The Committee of Ethics in Research of the Climério de Oliveira Maternity Hospital (Federal University of Bahia, UFBA) approved this study, and informed consent was obtained in accordance with ethical principles and the Helsinki Declaration of 1975 and by the Brazilian resolution 196/96, of the Ministry of Health, Law 6638/79 and Normative Resolution 04/97.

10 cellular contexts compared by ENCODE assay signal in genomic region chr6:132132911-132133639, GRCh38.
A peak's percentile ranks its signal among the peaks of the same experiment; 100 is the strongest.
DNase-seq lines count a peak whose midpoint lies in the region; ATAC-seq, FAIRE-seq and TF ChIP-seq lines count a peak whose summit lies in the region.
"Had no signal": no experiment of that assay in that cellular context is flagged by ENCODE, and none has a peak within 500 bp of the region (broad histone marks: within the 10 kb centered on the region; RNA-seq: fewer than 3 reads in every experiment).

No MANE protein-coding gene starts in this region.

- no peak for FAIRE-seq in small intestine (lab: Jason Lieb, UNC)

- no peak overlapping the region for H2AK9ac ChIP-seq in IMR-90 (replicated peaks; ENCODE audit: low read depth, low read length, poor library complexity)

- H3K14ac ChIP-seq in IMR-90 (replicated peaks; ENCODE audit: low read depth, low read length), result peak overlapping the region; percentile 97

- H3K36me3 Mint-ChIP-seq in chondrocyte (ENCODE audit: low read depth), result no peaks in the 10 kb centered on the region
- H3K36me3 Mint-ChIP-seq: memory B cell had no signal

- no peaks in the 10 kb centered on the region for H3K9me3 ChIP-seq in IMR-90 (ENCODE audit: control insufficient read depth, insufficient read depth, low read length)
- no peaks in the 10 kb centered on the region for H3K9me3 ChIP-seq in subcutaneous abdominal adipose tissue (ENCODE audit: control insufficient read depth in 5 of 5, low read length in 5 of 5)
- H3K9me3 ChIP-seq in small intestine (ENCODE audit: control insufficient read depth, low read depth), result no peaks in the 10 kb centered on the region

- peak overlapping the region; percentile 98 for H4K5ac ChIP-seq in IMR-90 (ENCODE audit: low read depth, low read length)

The cross-sectional study involved a group of 283 sickle cell disease patients (120 HBSS and 163 HBSC) from the State of Bahia in northeast Brazil and was carried out between 2006 and 2017. The patients were selected among those attending the orthopaedic outpatient facility at the Prof. Edgar Santos Hospital Complex (UFBA). Diagnosis of osteonecrosis was made with use of plain radiographs or magnetic resonance imaging (MRI). The diagnosis of osteonecrosis (in any epiphysis) on MRI was based on characteristic serpentine double signal line at T2, and band-like hypointense zones on T1-weighted images. Because patients with sickle cell disease have a high risk of multifocal osteonecrosis, this population of patients with osteonecrosis was simultaneously screened for osteonecrosis at other sites. The stage of osteonecrosis was graded with the method modified Ficat and Arlet staging system adapted for the hip [12], knee [13], ankle [6] or shoulder [14] with characteristic MRI findings [15]. The reliability of this system of classification is well known for bone osteonecrosis, and it is stratified into four stages. Stage I was defined as no apparent evidence of the disease on radiographs but abnormal necrotic changes on MRI. In stage II, there are cystic and/or osteosclerotic lesions on radiographs and MRI, with a normal contour of the epiphyseal head but absence of subchondral fractures. A crescent sign (a radiolucent line on the anteroposterior or lateral planes), subchondral fracture or flattening of the articular surface is a characteristic of stage III disease. In end-stage disease (stage IV), there were narrowing of the joint space and secondary changes in the distal aspect, such as cysts and marginal osteophytes. Using these methods for all patients, radiographic and MRI characteristics of the disease such as stage, location of the osteonecrosis and involvement of other joints were recorded. The haematology assays of patients were carried out in an automatic Coulter T 890 device and the haemoglobin pattern was confirmed at UFBA by the electrophoresis method on cellulose acetate ribbons, pH 8.4 and electrophoresis on agar-citrate, pH 5.3, and lately using High Performance Liquid Chromatography (HPLC—VARIANT I/Bio-Rad, Hercules, CA, USA). Inclusion criteria consisted of the following: (1) diagnosis of early stages (pre-collapse) knee osteonecrosis; (2) presence of symptomatic, insidious and progressive pain; and (3) availability of one and five year follow-up assessments. Exclusion criteria were (1) an age younger than ten years or older than 70 years; (2) radiologic diagnosis of advanced osteonecrosis (stage III or IV); (3) comorbidities with general medical conditions (e.g., diabetes or rheumatoid arthritis); (4) previous surgery or presence of total arthroplasty replacement on affected or contralateral limb; and (5) presence of at least one of the following conditions: intra-articular corticosteroid injection in the affected joint, diffuse or degenerative osteoarthritis, infection, neoplastic disease, inflammatory arthritis, immunosuppressive therapy, alcoholism or nicotine abuse.